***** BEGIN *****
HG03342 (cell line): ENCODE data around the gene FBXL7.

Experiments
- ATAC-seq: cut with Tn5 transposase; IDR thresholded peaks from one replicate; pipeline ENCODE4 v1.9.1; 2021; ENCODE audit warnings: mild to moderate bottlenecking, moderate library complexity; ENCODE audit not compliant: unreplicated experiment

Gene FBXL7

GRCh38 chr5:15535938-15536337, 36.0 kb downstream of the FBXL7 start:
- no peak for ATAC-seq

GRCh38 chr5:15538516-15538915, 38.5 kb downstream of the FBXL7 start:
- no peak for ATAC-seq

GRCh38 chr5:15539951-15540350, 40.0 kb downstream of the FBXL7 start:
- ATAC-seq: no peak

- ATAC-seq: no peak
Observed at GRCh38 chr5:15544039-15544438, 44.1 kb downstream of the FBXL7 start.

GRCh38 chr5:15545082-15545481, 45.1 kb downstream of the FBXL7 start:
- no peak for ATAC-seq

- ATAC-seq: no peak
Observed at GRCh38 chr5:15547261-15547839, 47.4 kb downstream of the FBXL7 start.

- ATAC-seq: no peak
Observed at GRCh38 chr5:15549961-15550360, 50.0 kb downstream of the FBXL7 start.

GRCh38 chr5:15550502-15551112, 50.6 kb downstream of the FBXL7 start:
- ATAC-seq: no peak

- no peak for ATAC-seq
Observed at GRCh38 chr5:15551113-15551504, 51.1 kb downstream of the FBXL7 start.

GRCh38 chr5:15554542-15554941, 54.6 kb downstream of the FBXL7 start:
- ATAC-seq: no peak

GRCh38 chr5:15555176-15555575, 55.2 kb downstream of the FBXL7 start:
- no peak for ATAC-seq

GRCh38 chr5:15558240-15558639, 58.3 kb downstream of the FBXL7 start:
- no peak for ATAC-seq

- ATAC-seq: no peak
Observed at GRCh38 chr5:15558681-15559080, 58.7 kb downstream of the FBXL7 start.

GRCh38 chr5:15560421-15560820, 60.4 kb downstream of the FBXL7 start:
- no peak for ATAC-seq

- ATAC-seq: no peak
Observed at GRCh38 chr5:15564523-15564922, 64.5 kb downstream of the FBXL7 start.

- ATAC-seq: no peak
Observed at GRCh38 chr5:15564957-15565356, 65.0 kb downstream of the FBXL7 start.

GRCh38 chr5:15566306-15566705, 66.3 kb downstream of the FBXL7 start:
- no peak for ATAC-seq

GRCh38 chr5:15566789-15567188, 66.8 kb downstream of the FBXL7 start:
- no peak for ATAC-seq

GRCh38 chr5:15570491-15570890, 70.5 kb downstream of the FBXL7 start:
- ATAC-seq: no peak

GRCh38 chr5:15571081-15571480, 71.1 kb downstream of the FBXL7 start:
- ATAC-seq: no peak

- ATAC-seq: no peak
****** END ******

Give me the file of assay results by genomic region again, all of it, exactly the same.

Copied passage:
HG03342 (cell line): ENCODE data around the gene FBXL7.

Experiments
- ATAC-seq: cut with Tn5 transposase; IDR thresholded peaks from one replicate; pipeline ENCODE4 v1.9.1; 2021; ENCODE audit warnings: mild to moderate bottlenecking, moderate library complexity; ENCODE audit not compliant: unreplicated experiment

Gene FBXL7

GRCh38 chr5:15535938-15536337, 36.0 kb downstream of the FBXL7 start:
- no peak for ATAC-seq

GRCh38 chr5:15538516-15538915, 38.5 kb downstream of the FBXL7 start:
- no peak for ATAC-seq

GRCh38 chr5:15539951-15540350, 40.0 kb downstream of the FBXL7 start:
- ATAC-seq: no peak

- ATAC-seq: no peak
Observed at GRCh38 chr5:15544039-15544438, 44.1 kb downstream of the FBXL7 start.

GRCh38 chr5:15545082-15545481, 45.1 kb downstream of the FBXL7 start:
- no peak for ATAC-seq

- ATAC-seq: no peak
Observed at GRCh38 chr5:15547261-15547839, 47.4 kb downstream of the FBXL7 start.

- ATAC-seq: no peak
Observed at GRCh38 chr5:15549961-15550360, 50.0 kb downstream of the FBXL7 start.

GRCh38 chr5:15550502-15551112, 50.6 kb downstream of the FBXL7 start:
- ATAC-seq: no peak

- no peak for ATAC-seq
Observed at GRCh38 chr5:15551113-15551504, 51.1 kb downstream of the FBXL7 start.

GRCh38 chr5:15554542-15554941, 54.6 kb downstream of the FBXL7 start:
- ATAC-seq: no peak

GRCh38 chr5:15555176-15555575, 55.2 kb downstream of the FBXL7 start:
- no peak for ATAC-seq

GRCh38 chr5:15558240-15558639, 58.3 kb downstream of the FBXL7 start:
- no peak for ATAC-seq

- ATAC-seq: no peak
Observed at GRCh38 chr5:15558681-15559080, 58.7 kb downstream of the FBXL7 start.

GRCh38 chr5:15560421-15560820, 60.4 kb downstream of the FBXL7 start:
- no peak for ATAC-seq

- ATAC-seq: no peak
Observed at GRCh38 chr5:15564523-15564922, 64.5 kb downstream of the FBXL7 start.

- ATAC-seq: no peak
Observed at GRCh38 chr5:15564957-15565356, 65.0 kb downstream of the FBXL7 start.

GRCh38 chr5:15566306-15566705, 66.3 kb downstream of the FBXL7 start:
- no peak for ATAC-seq

GRCh38 chr5:15566789-15567188, 66.8 kb downstream of the FBXL7 start:
- no peak for ATAC-seq

GRCh38 chr5:15570491-15570890, 70.5 kb downstream of the FBXL7 start:
- ATAC-seq: no peak

GRCh38 chr5:15571081-15571480, 71.1 kb downstream of the FBXL7 start:
- ATAC-seq: no peak

- ATAC-seq: no peak